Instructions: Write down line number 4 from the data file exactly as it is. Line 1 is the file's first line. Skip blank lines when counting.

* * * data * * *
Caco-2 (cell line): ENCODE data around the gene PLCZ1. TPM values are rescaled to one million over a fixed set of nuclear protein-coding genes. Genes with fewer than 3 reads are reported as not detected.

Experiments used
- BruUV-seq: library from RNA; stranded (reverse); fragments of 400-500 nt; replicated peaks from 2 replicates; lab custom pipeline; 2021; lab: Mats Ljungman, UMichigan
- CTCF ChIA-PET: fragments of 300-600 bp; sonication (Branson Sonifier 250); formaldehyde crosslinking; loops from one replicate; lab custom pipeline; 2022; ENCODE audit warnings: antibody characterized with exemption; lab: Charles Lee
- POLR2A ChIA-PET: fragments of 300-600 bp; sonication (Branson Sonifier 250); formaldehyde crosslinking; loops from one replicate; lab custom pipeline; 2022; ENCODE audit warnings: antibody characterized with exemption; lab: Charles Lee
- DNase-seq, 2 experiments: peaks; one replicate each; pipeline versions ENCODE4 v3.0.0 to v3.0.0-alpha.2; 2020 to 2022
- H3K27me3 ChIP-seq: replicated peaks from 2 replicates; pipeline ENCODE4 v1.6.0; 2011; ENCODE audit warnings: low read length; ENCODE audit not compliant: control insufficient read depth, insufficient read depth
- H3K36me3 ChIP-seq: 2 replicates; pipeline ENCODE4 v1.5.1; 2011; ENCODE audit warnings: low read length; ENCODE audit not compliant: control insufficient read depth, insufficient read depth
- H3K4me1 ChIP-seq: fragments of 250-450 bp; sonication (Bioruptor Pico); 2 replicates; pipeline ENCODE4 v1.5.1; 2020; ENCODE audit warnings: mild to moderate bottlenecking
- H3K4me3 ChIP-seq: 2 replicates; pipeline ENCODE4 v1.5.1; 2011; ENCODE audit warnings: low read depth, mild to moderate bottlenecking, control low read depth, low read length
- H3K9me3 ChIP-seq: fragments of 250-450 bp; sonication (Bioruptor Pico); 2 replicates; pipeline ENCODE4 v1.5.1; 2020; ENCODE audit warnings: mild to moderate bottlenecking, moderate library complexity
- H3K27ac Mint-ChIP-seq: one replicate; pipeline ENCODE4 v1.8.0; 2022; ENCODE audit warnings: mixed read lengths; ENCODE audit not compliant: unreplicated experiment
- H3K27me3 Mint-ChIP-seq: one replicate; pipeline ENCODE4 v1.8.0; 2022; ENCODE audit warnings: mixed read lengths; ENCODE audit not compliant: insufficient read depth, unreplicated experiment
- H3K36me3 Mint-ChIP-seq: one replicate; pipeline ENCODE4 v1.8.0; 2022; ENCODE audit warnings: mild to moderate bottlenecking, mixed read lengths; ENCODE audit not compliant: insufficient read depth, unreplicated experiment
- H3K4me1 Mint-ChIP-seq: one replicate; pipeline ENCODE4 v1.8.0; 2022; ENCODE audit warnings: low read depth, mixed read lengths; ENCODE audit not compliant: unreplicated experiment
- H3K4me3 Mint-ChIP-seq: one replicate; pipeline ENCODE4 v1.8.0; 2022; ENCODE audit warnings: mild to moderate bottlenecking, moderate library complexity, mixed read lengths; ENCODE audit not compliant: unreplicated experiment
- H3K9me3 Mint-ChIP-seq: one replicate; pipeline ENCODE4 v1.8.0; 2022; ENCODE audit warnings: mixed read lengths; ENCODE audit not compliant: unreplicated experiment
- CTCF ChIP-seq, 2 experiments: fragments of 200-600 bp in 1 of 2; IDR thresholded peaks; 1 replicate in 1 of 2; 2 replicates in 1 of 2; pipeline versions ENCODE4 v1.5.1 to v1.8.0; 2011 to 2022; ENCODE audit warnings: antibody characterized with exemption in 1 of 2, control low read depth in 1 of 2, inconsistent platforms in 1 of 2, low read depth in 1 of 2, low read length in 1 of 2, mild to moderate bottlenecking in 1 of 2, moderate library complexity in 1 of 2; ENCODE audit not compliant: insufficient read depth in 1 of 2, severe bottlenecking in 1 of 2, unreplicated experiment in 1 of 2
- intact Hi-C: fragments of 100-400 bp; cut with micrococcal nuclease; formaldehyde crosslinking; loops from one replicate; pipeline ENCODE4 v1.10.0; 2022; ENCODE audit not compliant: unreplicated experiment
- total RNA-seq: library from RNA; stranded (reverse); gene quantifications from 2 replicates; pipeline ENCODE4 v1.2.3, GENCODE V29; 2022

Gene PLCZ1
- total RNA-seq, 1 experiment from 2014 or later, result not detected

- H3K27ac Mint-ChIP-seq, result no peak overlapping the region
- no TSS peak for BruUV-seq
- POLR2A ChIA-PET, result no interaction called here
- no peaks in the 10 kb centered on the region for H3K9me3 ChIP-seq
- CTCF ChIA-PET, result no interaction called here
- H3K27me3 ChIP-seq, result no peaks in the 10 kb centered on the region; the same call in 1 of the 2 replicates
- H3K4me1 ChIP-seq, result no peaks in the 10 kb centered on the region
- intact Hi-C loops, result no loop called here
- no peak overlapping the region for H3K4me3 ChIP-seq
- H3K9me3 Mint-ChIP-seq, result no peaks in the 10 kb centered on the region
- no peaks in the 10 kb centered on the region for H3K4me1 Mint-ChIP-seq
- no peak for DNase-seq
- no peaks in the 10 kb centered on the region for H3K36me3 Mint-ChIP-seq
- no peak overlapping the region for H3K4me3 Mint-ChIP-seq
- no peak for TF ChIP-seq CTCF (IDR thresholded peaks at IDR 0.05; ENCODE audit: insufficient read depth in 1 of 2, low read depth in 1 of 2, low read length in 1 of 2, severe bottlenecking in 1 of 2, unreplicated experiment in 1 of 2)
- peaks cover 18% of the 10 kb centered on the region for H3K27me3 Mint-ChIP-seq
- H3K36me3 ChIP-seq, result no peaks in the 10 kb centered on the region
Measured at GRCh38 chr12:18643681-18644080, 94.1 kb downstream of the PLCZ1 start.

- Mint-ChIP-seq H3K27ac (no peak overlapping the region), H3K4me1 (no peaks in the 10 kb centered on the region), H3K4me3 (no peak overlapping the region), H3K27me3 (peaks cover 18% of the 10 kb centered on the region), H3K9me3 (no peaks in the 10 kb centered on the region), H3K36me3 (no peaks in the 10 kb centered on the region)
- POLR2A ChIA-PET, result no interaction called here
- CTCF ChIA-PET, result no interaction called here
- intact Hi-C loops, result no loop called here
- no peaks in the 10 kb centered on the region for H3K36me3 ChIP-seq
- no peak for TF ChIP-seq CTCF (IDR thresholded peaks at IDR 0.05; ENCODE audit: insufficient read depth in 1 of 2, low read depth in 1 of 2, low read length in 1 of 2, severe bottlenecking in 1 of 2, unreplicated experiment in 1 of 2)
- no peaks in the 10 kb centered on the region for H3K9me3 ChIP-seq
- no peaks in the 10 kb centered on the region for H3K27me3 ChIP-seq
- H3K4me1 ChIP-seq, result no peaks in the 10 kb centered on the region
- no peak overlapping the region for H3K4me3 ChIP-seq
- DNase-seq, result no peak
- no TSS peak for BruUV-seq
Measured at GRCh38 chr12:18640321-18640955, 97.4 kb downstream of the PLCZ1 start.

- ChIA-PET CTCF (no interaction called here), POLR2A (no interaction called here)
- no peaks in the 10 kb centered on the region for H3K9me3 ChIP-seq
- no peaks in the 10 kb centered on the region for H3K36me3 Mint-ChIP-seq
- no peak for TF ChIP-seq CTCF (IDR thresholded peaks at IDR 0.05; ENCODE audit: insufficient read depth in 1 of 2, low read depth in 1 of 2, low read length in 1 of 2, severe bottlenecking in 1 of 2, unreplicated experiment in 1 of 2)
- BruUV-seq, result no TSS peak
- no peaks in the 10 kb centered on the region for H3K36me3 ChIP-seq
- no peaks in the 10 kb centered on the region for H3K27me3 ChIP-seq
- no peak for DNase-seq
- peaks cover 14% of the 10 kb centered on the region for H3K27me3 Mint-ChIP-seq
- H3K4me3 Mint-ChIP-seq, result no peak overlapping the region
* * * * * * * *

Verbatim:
- CTCF ChIA-PET: fragments of 300-600 bp; sonication (Branson Sonifier 250); formaldehyde crosslinking; loops from one replicate; lab custom pipeline; 2022; ENCODE audit warnings: antibody characterized with exemption; lab: Charles Lee